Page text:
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Distinctive Bacterial Communities in the Rhizoplane of Four Tropical Tree Species.
MedLine Citation:
PMID:  22767122     Owner:  NLM     Status:  Publisher    
Abstract/OtherAbstract:
It is known that the microbial community of the rhizosphere is not only influenced by factors such as root exudates, phenology, and nutrient uptake but also by the plant species. However, studies of bacterial communities associated with tropical rainforest tree root surfaces, or rhizoplane, are lacking. Here, we analyzed the bacterial community of root surfaces of four species of native trees, Agathis borneensis, Dipterocarpus kerrii, Dyera costulata, and Gnetum gnemon, and nearby bulk soils, in a rainforest arboretum in Malaysia, using 454 pyrosequencing of the 16S rRNA gene. The rhizoplane bacterial communities for each of the four tree species sampled clustered separately from one another on an ordination, suggesting that these assemblages are linked to chemical and biological characteristics of the host or possibly to the mycorrhizal fungi present. Bacterial communities of the rhizoplane had various similarities to surrounding bulk soils. Acidobacteria, Alphaproteobacteria, and Betaproteobacteria were dominant in rhizoplane communities and in bulk soils from the same depth (0-10 cm). In contrast, the relative abundance of certain bacterial lineages on the rhizoplane was different from that in bulk soils: Bacteroidetes and Betaproteobacteria, which are known as copiotrophs, were much more abundant in the rhizoplane in comparison to bulk soil. At the genus level, Burkholderia, Acidobacterium, Dyella, and Edaphobacter were more abundant in the rhizoplane. Burkholderia, which are known as both pathogens and mutualists of plants, were especially abundant on the rhizoplane of all tree species sampled. The Burkholderia species present included known mutualists of tropical crops and also known N fixers. The host-specific character of tropical tree rhizoplane bacterial communities may have implications for understanding nutrient cycling, recruitment, and structuring of tree species diversity in tropical forests. Such understanding may prove to be useful in both tropical forestry and conservation.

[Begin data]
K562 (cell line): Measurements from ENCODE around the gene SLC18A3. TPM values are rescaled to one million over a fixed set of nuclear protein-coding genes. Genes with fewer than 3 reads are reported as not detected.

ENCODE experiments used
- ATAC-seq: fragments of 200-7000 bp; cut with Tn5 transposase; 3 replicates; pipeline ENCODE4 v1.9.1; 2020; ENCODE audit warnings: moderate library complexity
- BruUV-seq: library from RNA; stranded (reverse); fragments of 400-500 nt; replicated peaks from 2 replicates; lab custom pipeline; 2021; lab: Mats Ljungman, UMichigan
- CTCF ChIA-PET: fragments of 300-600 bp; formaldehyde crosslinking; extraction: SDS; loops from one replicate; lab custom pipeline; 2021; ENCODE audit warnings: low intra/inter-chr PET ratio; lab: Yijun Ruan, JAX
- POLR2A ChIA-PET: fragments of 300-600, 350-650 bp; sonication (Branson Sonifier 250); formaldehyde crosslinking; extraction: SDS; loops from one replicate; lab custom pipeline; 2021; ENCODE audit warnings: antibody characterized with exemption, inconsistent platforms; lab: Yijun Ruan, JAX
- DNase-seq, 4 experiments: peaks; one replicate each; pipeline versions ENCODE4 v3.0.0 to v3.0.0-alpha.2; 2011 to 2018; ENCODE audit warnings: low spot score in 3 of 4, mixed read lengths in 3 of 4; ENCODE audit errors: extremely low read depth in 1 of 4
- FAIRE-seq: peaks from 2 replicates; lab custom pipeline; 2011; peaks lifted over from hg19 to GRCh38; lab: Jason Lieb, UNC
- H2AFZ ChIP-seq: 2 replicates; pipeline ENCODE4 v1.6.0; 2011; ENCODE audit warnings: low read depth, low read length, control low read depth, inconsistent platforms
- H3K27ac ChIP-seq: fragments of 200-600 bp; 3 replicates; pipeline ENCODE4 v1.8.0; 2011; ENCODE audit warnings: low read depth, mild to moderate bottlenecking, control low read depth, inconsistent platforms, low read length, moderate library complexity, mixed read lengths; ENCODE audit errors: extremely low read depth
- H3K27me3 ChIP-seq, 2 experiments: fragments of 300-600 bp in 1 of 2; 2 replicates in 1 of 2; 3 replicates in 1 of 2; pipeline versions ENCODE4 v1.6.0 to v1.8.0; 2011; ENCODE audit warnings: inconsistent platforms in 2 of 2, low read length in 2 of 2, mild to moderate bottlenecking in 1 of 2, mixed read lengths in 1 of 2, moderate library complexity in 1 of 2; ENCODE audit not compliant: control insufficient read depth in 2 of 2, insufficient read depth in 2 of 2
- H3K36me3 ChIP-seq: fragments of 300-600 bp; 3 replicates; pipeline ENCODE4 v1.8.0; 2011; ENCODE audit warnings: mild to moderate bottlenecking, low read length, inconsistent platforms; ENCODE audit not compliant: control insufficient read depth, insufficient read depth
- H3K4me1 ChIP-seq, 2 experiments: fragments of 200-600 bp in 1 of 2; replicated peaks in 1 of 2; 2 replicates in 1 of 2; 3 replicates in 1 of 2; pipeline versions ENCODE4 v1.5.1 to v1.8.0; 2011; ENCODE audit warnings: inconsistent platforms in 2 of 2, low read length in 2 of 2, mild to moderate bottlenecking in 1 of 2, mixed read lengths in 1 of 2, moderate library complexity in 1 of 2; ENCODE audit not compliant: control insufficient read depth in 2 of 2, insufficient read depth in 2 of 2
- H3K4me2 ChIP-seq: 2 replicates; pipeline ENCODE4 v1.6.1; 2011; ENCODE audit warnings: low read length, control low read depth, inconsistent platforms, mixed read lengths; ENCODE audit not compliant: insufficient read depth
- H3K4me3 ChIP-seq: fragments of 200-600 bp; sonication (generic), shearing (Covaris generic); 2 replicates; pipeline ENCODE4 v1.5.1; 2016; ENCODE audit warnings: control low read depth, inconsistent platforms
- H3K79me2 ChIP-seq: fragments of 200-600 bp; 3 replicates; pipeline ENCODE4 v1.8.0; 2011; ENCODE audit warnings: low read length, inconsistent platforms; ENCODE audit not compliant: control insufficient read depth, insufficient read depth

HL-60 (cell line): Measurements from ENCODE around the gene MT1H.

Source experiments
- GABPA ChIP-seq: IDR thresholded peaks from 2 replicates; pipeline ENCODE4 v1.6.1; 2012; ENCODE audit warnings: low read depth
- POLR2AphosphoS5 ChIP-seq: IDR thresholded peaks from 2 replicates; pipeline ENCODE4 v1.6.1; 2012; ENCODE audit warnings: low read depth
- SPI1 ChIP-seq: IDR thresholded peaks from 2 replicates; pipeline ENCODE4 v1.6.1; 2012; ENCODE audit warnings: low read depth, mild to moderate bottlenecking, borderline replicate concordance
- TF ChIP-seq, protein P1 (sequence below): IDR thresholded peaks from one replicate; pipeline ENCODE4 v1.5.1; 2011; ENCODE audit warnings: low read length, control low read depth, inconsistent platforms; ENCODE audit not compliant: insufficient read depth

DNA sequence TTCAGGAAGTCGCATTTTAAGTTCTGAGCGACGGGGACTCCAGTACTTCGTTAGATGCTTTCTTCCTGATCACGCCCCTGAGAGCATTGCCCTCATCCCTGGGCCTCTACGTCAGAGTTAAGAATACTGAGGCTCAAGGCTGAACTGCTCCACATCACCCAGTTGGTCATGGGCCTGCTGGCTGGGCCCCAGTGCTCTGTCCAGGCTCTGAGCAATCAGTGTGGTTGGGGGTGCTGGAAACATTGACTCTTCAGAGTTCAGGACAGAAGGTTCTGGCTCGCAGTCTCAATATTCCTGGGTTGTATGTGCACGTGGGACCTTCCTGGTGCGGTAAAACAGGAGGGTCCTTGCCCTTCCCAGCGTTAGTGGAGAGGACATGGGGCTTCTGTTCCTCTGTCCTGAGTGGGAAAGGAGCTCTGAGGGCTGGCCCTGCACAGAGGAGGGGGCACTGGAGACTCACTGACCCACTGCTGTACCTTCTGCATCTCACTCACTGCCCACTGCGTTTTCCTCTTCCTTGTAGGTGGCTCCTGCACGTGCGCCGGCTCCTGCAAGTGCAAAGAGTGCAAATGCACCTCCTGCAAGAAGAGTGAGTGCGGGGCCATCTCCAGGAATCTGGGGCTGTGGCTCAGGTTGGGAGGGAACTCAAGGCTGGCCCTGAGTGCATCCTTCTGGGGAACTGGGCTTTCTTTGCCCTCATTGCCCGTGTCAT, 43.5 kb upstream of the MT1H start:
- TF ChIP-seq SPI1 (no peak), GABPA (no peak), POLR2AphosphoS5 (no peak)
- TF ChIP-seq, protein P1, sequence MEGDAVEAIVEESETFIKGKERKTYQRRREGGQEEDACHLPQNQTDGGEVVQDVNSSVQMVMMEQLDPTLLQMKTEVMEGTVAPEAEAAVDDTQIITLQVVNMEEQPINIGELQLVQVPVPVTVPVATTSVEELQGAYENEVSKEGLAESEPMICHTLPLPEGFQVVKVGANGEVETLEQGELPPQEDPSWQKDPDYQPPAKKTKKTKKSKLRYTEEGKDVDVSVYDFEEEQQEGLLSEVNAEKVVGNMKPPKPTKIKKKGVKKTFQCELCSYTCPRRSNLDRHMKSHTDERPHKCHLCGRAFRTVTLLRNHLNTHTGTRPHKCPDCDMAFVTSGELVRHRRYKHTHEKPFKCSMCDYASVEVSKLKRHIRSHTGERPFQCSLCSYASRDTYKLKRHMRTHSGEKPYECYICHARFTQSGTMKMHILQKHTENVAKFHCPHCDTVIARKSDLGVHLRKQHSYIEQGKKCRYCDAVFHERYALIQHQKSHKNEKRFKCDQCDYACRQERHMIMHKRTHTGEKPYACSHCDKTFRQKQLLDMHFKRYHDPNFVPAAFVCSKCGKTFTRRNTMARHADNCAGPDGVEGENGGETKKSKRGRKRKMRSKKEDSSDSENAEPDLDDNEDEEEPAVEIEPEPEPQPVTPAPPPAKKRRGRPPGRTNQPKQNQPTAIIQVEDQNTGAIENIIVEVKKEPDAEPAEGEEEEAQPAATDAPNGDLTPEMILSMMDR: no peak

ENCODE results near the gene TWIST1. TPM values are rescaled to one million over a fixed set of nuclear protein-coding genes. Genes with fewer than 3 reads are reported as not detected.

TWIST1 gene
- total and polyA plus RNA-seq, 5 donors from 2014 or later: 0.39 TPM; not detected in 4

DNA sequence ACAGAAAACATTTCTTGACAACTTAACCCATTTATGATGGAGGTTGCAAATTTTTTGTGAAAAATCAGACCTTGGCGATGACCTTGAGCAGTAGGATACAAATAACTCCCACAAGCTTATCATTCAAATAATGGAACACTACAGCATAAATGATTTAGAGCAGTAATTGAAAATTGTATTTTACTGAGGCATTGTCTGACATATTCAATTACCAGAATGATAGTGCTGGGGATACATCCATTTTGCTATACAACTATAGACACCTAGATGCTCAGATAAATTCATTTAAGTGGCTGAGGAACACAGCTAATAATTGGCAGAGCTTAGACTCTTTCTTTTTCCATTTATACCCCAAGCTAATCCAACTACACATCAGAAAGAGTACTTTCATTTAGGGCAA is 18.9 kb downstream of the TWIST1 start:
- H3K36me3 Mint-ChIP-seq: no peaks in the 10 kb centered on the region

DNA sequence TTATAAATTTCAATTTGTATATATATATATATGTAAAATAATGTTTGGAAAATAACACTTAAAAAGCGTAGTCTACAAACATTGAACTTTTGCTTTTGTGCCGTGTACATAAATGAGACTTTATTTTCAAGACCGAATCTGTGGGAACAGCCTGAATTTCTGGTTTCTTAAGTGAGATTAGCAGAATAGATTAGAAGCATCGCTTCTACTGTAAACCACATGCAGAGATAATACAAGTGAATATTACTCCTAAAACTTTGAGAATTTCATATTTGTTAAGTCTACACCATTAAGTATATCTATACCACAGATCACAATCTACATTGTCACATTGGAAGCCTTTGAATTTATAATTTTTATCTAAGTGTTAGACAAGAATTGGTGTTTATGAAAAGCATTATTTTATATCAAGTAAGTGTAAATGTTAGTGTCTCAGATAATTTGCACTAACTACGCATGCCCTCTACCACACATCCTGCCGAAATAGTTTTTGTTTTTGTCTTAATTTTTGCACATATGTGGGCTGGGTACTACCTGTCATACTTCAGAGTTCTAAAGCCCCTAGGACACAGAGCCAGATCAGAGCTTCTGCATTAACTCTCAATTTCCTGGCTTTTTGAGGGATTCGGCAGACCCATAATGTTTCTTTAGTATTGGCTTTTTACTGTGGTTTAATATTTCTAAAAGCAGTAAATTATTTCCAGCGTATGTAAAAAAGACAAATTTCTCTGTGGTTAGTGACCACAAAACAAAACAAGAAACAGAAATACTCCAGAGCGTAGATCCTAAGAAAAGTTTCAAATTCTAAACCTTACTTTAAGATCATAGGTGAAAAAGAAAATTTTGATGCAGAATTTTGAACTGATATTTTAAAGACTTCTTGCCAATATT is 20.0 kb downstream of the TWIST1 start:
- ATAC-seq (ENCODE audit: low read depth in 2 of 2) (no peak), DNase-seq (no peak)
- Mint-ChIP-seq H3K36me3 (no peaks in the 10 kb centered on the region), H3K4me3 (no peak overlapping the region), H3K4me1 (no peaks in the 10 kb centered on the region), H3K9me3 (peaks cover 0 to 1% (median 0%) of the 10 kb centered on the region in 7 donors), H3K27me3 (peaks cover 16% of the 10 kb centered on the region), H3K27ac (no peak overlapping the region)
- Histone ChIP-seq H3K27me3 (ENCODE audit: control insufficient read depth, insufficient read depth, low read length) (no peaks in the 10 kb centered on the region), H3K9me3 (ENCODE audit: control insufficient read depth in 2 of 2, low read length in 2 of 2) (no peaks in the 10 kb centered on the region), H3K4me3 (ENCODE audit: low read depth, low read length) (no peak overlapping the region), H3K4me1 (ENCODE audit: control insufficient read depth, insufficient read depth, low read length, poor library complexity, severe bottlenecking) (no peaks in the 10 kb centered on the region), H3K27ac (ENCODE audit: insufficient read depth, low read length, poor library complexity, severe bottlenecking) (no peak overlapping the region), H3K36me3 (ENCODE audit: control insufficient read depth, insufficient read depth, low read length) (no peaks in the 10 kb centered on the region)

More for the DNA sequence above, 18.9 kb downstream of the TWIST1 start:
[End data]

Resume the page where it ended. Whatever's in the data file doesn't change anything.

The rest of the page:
Authors:
Yoon Myung Oh; Mincheol Kim; Larisa Lee-Cruz; Ang Lai-Hoe; Rusea Go; N Ainuddin; Raha Abdul Rahim; Noraini Shukor; Jonathan M Adams
Publication Detail:
Type:  JOURNAL ARTICLE     Date:  2012-7-6
Journal Detail:
Title:  Microbial ecology     Volume:  -     ISSN:  1432-184X     ISO Abbreviation:  -     Publication Date:  2012 Jul 
Date Detail:
Created Date:  2012-7-6     Completed Date:  -     Revised Date:  -    
Medline Journal Info:
Nlm Unique ID:  7500663     Medline TA:  Microb Ecol     Country:  -    
Other Details:
Languages:  ENG     Pagination:  -     Citation Subset:  -    
Affiliation:
School of Biological Sciences, Seoul National University, 599 Gwanak-ro, Gwanak-gu, Seoul, 151-747, Republic of Korea.
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